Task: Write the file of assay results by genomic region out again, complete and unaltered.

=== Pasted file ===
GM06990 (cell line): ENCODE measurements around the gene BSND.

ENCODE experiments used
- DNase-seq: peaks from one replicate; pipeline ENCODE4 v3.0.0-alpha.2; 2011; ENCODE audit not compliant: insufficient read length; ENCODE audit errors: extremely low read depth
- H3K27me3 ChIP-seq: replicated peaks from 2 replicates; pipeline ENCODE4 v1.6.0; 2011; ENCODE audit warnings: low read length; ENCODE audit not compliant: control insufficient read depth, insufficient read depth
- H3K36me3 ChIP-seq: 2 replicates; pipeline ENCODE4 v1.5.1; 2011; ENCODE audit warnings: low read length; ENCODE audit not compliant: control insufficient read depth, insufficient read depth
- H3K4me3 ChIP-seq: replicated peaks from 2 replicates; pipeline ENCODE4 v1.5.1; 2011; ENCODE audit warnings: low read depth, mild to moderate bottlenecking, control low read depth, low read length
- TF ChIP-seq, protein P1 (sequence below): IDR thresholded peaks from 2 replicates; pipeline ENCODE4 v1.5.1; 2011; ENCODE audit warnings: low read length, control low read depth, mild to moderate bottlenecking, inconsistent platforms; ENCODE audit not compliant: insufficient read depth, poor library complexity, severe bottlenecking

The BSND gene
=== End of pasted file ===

GM06990 (cell line): ENCODE measurements around the gene BSND.

ENCODE experiments used
- DNase-seq: peaks from one replicate; pipeline ENCODE4 v3.0.0-alpha.2; 2011; ENCODE audit not compliant: insufficient read length; ENCODE audit errors: extremely low read depth
- H3K27me3 ChIP-seq: replicated peaks from 2 replicates; pipeline ENCODE4 v1.6.0; 2011; ENCODE audit warnings: low read length; ENCODE audit not compliant: control insufficient read depth, insufficient read depth
- H3K36me3 ChIP-seq: 2 replicates; pipeline ENCODE4 v1.5.1; 2011; ENCODE audit warnings: low read length; ENCODE audit not compliant: control insufficient read depth, insufficient read depth
- H3K4me3 ChIP-seq: replicated peaks from 2 replicates; pipeline ENCODE4 v1.5.1; 2011; ENCODE audit warnings: low read depth, mild to moderate bottlenecking, control low read depth, low read length
- TF ChIP-seq, protein P1 (sequence below): IDR thresholded peaks from 2 replicates; pipeline ENCODE4 v1.5.1; 2011; ENCODE audit warnings: low read length, control low read depth, mild to moderate bottlenecking, inconsistent platforms; ENCODE audit not compliant: insufficient read depth, poor library complexity, severe bottlenecking

The BSND gene